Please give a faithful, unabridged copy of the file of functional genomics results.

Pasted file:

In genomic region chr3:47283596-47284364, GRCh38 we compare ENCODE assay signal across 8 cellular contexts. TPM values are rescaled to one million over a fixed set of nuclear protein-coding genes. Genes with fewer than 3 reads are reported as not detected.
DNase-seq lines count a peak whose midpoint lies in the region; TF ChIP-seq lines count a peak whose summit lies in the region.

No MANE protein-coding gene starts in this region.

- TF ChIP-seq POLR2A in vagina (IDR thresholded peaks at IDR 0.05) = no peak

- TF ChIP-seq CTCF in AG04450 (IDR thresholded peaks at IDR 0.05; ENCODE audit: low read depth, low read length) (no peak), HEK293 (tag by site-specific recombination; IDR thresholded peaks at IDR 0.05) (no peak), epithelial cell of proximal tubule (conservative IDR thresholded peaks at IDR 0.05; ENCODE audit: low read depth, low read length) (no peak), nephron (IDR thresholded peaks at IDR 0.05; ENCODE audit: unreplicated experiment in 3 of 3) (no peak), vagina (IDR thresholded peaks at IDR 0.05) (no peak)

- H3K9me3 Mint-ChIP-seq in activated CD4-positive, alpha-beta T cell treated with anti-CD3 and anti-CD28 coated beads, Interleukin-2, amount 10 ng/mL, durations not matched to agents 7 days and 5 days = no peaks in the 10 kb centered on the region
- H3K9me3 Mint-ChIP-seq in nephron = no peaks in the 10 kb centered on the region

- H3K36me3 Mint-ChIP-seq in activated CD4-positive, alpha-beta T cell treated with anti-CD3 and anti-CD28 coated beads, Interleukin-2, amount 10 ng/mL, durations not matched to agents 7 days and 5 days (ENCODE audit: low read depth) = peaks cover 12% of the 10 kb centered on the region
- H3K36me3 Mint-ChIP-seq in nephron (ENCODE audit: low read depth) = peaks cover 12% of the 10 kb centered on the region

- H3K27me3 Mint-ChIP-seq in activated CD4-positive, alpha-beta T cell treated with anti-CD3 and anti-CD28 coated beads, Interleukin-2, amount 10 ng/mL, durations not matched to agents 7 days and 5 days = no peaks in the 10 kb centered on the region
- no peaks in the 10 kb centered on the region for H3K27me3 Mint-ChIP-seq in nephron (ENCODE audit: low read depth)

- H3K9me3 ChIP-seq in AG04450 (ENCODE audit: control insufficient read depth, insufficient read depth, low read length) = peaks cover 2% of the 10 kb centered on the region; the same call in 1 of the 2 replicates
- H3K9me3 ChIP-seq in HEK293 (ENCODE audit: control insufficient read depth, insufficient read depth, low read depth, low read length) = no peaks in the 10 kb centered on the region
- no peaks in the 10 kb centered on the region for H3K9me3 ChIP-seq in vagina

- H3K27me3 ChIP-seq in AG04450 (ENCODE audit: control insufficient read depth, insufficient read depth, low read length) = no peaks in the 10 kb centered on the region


In genomic region chr3:47283596-47284364, GRCh38 we compare ENCODE assay signal across 8 cellular contexts. TPM values are rescaled to one million over a fixed set of nuclear protein-coding genes. Genes with fewer than 3 reads are reported as not detected.
DNase-seq lines count a peak whose midpoint lies in the region; TF ChIP-seq lines count a peak whose summit lies in the region.

No MANE protein-coding gene starts in this region.

- TF ChIP-seq POLR2A in vagina (IDR thresholded peaks at IDR 0.05) = no peak

- TF ChIP-seq CTCF in AG04450 (IDR thresholded peaks at IDR 0.05; ENCODE audit: low read depth, low read length) (no peak), HEK293 (tag by site-specific recombination; IDR thresholded peaks at IDR 0.05) (no peak), epithelial cell of proximal tubule (conservative IDR thresholded peaks at IDR 0.05; ENCODE audit: low read depth, low read length) (no peak), nephron (IDR thresholded peaks at IDR 0.05; ENCODE audit: unreplicated experiment in 3 of 3) (no peak), vagina (IDR thresholded peaks at IDR 0.05) (no peak)

- H3K9me3 Mint-ChIP-seq in activated CD4-positive, alpha-beta T cell treated with anti-CD3 and anti-CD28 coated beads, Interleukin-2, amount 10 ng/mL, durations not matched to agents 7 days and 5 days = no peaks in the 10 kb centered on the region
- H3K9me3 Mint-ChIP-seq in nephron = no peaks in the 10 kb centered on the region

- H3K36me3 Mint-ChIP-seq in activated CD4-positive, alpha-beta T cell treated with anti-CD3 and anti-CD28 coated beads, Interleukin-2, amount 10 ng/mL, durations not matched to agents 7 days and 5 days (ENCODE audit: low read depth) = peaks cover 12% of the 10 kb centered on the region
- H3K36me3 Mint-ChIP-seq in nephron (ENCODE audit: low read depth) = peaks cover 12% of the 10 kb centered on the region

- H3K27me3 Mint-ChIP-seq in activated CD4-positive, alpha-beta T cell treated with anti-CD3 and anti-CD28 coated beads, Interleukin-2, amount 10 ng/mL, durations not matched to agents 7 days and 5 days = no peaks in the 10 kb centered on the region
- no peaks in the 10 kb centered on the region for H3K27me3 Mint-ChIP-seq in nephron (ENCODE audit: low read depth)

- H3K9me3 ChIP-seq in AG04450 (ENCODE audit: control insufficient read depth, insufficient read depth, low read length) = peaks cover 2% of the 10 kb centered on the region; the same call in 1 of the 2 replicates
- H3K9me3 ChIP-seq in HEK293 (ENCODE audit: control insufficient read depth, insufficient read depth, low read depth, low read length) = no peaks in the 10 kb centered on the region
- no peaks in the 10 kb centered on the region for H3K9me3 ChIP-seq in vagina

- H3K27me3 ChIP-seq in AG04450 (ENCODE audit: control insufficient read depth, insufficient read depth, low read length) = no peaks in the 10 kb centered on the region